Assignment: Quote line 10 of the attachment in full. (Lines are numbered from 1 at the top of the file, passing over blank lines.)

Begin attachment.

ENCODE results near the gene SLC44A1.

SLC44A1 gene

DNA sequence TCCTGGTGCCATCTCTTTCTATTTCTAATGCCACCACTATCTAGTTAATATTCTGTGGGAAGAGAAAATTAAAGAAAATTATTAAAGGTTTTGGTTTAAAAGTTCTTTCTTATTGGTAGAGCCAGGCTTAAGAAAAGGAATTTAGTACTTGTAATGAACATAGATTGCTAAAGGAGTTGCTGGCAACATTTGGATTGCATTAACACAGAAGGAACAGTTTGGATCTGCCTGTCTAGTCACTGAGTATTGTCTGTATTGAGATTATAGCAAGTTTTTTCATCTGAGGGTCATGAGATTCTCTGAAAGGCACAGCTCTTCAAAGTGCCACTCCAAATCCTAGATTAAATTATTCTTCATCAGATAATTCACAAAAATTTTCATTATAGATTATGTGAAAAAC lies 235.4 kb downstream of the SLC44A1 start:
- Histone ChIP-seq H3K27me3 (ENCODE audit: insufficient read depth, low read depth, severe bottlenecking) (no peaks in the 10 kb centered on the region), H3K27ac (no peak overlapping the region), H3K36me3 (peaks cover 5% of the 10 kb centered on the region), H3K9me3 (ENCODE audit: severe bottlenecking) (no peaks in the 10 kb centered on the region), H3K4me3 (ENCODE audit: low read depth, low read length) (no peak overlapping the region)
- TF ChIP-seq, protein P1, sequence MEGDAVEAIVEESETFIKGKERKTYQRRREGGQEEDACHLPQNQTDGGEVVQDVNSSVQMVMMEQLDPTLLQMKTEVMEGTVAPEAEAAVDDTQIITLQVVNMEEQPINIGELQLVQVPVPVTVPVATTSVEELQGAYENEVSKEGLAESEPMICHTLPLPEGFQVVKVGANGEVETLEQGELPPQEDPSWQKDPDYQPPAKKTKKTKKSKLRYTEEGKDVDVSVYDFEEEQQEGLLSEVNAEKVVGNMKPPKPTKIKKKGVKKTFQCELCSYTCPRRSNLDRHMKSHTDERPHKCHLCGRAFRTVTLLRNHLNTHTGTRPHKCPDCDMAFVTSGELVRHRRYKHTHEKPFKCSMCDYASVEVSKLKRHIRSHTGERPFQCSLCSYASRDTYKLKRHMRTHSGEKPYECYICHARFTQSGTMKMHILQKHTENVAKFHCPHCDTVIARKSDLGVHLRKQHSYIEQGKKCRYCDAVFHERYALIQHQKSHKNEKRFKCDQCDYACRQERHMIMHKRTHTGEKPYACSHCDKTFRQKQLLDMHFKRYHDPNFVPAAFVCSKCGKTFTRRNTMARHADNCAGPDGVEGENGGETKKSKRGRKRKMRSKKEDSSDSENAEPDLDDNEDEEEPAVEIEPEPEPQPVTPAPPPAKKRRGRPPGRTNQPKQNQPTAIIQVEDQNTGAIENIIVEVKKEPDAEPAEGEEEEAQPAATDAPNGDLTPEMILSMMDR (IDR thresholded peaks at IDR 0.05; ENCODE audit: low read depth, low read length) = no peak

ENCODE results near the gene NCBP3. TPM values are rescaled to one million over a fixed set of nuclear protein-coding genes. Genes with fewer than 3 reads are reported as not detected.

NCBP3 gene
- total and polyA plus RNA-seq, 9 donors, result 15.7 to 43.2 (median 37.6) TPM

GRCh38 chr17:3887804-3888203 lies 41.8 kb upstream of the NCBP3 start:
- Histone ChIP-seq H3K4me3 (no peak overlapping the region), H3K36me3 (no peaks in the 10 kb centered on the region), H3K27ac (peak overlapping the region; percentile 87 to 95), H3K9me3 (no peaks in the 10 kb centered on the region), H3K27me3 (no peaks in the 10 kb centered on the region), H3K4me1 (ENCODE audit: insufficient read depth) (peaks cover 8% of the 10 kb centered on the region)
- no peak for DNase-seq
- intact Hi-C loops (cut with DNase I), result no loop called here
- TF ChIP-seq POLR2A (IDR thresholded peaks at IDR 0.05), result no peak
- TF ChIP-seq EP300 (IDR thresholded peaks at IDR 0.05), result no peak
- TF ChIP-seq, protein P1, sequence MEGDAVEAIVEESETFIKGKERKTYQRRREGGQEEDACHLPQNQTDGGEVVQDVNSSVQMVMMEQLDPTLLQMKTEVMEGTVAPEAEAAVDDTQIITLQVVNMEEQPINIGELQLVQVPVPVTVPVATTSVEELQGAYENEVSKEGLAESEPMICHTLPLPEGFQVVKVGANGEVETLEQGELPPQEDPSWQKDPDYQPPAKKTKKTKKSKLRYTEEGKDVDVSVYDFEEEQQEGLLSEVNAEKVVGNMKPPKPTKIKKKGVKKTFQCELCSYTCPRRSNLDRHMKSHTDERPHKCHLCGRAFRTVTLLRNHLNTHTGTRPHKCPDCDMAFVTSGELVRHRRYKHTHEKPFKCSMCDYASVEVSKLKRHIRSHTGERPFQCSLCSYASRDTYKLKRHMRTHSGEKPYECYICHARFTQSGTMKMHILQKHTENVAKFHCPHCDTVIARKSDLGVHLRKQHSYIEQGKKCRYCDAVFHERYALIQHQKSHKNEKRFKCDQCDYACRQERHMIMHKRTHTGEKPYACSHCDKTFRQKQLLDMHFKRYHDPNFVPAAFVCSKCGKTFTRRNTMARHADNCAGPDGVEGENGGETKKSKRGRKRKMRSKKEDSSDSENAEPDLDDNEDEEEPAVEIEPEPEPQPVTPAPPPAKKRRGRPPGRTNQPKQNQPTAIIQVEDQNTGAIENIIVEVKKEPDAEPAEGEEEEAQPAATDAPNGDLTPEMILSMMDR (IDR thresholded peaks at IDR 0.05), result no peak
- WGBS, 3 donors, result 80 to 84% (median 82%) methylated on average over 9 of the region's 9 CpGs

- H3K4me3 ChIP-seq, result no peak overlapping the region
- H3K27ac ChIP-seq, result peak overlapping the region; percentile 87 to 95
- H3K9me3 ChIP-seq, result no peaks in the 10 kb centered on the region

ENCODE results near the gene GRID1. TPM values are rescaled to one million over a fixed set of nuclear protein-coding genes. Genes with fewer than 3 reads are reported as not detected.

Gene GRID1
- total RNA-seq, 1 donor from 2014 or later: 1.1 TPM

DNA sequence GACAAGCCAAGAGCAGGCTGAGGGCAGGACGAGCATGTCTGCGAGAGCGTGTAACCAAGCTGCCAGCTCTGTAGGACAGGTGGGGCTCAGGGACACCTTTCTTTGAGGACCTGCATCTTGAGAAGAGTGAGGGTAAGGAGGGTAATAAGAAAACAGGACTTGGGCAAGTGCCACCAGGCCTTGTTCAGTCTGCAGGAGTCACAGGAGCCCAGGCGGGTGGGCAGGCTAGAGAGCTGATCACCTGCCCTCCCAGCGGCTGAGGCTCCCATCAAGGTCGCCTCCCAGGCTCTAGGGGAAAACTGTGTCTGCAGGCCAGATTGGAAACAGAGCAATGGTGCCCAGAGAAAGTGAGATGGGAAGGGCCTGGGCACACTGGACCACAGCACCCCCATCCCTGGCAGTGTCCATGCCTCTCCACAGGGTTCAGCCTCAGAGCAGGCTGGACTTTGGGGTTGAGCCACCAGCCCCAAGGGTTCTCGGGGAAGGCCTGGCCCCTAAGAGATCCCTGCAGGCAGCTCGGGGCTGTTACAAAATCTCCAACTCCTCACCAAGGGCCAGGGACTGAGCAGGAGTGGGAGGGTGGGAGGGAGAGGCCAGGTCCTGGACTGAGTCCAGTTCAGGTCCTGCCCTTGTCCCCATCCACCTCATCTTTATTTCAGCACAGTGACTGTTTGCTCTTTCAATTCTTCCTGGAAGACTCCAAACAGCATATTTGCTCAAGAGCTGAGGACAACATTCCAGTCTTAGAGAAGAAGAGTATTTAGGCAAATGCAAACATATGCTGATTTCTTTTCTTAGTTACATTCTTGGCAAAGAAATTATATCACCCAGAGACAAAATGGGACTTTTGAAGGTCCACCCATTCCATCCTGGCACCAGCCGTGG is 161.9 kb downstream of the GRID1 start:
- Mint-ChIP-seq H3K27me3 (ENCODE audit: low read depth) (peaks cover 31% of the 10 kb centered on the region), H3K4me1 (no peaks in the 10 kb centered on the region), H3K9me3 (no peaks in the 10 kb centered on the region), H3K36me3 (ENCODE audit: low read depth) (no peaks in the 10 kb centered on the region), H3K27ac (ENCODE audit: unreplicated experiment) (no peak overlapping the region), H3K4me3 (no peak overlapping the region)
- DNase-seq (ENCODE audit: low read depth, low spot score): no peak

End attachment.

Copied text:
- Histone ChIP-seq H3K4me3 (no peak overlapping the region), H3K36me3 (no peaks in the 10 kb centered on the region), H3K27ac (peak overlapping the region; percentile 87 to 95), H3K9me3 (no peaks in the 10 kb centered on the region), H3K27me3 (no peaks in the 10 kb centered on the region), H3K4me1 (ENCODE audit: insufficient read depth) (peaks cover 8% of the 10 kb centered on the region)